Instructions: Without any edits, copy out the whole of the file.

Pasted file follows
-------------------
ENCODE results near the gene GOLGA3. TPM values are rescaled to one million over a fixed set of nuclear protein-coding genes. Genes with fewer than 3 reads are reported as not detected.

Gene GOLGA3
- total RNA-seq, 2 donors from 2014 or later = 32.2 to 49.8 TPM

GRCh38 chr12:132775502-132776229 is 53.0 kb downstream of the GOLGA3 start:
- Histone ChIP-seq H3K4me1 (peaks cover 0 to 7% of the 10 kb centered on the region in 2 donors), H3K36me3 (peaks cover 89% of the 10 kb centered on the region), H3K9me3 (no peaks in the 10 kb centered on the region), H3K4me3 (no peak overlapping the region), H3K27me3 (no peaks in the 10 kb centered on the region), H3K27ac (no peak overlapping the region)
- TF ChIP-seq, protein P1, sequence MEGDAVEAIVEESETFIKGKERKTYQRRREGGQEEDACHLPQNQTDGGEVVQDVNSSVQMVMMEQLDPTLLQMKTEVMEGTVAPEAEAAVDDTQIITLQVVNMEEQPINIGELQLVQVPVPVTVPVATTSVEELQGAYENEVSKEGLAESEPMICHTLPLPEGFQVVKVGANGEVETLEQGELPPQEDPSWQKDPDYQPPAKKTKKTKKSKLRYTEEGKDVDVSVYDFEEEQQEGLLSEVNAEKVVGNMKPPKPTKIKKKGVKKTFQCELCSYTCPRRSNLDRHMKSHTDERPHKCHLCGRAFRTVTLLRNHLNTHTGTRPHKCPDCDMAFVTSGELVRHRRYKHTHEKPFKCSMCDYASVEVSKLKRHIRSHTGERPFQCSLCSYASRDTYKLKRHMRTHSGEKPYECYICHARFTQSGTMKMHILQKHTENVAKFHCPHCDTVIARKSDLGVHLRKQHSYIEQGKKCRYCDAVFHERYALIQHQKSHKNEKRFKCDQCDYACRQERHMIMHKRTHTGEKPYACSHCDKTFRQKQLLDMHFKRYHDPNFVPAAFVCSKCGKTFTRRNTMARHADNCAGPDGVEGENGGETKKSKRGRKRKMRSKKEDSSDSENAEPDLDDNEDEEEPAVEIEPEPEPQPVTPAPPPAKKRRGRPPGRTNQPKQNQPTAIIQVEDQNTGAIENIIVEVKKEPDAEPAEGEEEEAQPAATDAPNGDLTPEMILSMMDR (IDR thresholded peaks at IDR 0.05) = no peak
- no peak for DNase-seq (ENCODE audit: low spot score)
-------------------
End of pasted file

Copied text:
ENCODE results near the gene GOLGA3. TPM values are rescaled to one million over a fixed set of nuclear protein-coding genes. Genes with fewer than 3 reads are reported as not detected.

Gene GOLGA3
- total RNA-seq, 2 donors from 2014 or later = 32.2 to 49.8 TPM

GRCh38 chr12:132775502-132776229 is 53.0 kb downstream of the GOLGA3 start:
- Histone ChIP-seq H3K4me1 (peaks cover 0 to 7% of the 10 kb centered on the region in 2 donors), H3K36me3 (peaks cover 89% of the 10 kb centered on the region), H3K9me3 (no peaks in the 10 kb centered on the region), H3K4me3 (no peak overlapping the region), H3K27me3 (no peaks in the 10 kb centered on the region), H3K27ac (no peak overlapping the region)
- TF ChIP-seq, protein P1, sequence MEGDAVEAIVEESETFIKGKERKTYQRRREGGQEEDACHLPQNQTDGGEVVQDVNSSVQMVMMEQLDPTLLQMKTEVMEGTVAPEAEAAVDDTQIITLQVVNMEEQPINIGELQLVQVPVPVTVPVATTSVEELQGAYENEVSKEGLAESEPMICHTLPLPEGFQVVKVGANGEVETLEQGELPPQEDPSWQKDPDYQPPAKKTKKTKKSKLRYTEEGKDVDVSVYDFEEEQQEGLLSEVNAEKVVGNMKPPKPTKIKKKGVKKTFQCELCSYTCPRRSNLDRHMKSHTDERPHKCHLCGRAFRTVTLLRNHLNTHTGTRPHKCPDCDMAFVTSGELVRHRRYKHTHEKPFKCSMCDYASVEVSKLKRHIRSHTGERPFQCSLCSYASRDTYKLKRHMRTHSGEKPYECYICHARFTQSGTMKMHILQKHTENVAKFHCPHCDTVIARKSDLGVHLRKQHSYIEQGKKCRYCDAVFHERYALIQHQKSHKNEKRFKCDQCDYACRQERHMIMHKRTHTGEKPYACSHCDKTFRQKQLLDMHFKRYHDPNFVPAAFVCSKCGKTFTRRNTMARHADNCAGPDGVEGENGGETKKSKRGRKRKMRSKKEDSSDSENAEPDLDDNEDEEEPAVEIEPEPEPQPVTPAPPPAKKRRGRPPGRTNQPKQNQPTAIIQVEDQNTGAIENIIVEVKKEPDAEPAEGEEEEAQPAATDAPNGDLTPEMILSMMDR (IDR thresholded peaks at IDR 0.05) = no peak
- no peak for DNase-seq (ENCODE audit: low spot score)